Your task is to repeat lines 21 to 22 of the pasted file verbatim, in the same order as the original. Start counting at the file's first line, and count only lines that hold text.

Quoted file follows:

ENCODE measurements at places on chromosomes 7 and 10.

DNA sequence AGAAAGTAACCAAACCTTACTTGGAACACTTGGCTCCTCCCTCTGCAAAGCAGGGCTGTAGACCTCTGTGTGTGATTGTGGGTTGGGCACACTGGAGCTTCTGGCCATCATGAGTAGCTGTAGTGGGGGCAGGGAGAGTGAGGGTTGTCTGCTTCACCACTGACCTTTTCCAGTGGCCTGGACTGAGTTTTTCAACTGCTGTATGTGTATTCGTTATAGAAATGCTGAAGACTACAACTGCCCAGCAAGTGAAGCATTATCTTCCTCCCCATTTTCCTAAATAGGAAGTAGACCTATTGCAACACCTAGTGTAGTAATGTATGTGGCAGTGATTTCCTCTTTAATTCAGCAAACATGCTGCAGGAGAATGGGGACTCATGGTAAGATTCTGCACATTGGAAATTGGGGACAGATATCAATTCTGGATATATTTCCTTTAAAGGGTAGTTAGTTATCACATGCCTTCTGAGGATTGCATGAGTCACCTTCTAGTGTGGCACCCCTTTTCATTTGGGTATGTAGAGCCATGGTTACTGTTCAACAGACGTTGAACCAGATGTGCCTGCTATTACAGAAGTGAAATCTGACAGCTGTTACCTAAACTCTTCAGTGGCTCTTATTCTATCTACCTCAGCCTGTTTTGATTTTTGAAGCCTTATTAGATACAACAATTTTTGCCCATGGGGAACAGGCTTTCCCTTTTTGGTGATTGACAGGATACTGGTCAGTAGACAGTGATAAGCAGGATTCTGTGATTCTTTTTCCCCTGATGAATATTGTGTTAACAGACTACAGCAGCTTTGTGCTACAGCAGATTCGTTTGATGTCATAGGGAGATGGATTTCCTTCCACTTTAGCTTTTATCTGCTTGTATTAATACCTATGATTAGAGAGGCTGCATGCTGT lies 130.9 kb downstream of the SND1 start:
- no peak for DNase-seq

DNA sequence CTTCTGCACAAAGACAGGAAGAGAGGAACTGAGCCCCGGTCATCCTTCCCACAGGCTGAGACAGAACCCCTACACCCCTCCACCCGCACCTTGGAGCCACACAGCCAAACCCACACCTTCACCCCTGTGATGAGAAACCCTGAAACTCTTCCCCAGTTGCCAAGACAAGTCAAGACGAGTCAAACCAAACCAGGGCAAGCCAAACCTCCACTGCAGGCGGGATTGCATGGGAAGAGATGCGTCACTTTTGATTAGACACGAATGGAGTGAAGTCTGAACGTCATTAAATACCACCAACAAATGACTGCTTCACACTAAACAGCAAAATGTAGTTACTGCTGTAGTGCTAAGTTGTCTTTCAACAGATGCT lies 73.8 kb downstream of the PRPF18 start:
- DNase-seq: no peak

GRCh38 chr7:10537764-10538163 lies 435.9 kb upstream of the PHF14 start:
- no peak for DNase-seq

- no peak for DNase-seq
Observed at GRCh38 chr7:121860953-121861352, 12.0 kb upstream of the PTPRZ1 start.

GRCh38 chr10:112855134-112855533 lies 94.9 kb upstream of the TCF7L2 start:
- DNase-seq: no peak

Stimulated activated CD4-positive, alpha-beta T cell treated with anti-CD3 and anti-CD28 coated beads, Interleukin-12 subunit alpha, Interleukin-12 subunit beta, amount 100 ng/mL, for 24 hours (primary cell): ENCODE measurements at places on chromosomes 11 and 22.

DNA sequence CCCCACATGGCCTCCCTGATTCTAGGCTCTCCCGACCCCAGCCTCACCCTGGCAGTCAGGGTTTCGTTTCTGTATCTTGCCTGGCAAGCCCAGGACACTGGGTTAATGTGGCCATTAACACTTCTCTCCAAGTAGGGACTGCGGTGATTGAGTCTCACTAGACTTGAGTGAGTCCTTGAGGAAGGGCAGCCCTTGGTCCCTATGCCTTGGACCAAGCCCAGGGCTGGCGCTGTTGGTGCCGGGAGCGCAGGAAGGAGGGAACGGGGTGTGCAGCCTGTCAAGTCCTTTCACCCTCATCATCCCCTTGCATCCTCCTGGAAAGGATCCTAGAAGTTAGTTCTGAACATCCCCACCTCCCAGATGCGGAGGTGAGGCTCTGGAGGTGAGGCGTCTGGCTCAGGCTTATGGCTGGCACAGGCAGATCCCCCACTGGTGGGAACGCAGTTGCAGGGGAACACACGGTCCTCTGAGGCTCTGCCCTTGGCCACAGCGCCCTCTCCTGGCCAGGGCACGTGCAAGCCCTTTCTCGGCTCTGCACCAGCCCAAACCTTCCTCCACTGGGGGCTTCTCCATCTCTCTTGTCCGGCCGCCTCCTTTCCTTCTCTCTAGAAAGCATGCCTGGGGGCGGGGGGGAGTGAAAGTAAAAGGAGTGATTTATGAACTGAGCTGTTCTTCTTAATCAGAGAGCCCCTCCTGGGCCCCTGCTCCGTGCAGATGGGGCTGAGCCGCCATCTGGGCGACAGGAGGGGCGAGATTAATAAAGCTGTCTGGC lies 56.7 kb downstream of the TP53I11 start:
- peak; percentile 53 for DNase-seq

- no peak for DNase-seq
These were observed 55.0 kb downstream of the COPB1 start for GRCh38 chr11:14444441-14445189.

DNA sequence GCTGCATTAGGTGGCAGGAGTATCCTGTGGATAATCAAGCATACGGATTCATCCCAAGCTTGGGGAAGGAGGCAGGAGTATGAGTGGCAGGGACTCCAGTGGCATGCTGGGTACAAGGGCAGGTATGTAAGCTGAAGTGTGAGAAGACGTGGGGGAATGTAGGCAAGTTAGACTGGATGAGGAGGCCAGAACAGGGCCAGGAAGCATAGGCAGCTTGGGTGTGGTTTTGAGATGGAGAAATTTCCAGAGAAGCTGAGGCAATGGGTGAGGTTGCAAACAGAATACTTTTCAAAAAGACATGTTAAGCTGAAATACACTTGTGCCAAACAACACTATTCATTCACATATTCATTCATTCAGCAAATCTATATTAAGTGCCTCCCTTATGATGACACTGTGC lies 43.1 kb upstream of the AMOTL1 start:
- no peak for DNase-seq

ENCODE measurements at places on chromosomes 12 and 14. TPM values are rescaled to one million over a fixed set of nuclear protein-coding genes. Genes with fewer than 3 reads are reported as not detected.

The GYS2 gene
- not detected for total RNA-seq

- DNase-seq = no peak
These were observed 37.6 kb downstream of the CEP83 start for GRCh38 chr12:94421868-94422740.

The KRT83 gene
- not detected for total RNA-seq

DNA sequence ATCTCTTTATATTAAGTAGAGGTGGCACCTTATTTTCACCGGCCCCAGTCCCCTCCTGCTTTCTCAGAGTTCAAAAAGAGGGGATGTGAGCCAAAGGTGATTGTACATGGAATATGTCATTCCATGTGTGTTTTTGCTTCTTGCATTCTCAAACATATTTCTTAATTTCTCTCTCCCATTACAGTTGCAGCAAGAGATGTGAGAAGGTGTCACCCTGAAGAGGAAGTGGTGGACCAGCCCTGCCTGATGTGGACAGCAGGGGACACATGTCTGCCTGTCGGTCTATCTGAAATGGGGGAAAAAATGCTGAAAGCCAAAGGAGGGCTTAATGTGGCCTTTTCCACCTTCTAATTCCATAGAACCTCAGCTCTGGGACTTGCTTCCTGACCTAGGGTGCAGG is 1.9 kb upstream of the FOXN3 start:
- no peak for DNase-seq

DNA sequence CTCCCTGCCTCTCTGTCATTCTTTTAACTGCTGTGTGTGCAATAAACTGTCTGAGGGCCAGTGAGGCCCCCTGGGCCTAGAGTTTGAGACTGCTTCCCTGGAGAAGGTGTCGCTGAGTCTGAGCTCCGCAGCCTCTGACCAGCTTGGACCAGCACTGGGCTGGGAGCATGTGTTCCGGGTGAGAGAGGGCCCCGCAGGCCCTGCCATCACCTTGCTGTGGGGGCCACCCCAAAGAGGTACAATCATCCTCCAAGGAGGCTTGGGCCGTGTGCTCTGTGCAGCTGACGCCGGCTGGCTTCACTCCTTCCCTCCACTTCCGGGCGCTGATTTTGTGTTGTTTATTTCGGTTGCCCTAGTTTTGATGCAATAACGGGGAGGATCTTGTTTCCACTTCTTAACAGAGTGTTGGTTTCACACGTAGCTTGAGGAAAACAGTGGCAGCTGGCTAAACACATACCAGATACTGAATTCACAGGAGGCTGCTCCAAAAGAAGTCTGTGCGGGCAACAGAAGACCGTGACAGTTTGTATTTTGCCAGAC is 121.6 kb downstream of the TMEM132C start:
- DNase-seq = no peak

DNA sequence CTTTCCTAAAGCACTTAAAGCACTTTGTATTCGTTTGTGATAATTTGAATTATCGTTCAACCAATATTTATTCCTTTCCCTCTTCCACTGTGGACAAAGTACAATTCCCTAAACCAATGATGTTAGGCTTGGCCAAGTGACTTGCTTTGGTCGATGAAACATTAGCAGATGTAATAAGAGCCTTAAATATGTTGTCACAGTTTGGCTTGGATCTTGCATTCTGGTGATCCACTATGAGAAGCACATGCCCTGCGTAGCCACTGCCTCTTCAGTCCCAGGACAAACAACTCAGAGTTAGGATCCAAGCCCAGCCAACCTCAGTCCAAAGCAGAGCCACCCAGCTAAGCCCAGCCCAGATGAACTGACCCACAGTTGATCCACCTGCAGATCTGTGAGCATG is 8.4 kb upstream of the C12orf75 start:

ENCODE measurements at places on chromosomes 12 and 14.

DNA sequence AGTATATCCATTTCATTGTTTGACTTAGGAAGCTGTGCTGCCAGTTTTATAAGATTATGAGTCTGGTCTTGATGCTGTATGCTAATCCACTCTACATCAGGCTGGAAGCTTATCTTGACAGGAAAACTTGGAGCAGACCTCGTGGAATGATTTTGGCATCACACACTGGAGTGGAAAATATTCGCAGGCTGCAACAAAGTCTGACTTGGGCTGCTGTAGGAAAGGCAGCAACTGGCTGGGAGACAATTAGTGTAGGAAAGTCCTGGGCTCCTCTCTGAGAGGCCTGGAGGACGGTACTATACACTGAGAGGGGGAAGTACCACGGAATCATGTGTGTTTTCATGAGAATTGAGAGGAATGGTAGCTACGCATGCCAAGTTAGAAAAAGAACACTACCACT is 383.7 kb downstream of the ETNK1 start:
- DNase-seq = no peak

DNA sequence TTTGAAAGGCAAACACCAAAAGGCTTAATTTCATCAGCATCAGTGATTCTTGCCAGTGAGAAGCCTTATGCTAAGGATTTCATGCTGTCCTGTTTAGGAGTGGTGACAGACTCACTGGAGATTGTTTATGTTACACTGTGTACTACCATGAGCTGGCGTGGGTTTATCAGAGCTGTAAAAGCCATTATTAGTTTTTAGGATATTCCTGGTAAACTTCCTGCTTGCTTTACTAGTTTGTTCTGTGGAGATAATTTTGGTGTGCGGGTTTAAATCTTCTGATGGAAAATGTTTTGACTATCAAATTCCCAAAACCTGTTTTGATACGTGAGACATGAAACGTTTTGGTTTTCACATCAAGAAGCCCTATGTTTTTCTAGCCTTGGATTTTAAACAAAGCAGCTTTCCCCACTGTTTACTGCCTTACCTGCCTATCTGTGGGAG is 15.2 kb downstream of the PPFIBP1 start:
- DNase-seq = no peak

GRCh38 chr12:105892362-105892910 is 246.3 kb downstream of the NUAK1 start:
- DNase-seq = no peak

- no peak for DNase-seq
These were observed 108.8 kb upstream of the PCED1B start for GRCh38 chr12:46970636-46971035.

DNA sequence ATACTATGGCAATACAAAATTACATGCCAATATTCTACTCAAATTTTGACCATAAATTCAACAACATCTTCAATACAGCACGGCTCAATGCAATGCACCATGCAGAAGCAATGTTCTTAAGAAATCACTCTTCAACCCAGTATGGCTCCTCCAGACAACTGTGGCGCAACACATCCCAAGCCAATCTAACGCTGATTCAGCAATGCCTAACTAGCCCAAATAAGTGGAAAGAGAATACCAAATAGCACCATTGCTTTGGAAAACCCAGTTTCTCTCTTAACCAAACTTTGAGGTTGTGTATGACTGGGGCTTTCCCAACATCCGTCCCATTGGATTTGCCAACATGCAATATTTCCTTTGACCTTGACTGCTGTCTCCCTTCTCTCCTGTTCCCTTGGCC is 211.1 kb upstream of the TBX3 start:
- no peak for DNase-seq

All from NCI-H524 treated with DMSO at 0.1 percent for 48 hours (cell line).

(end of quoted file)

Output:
- not detected for total RNA-seq

- DNase-seq = no peak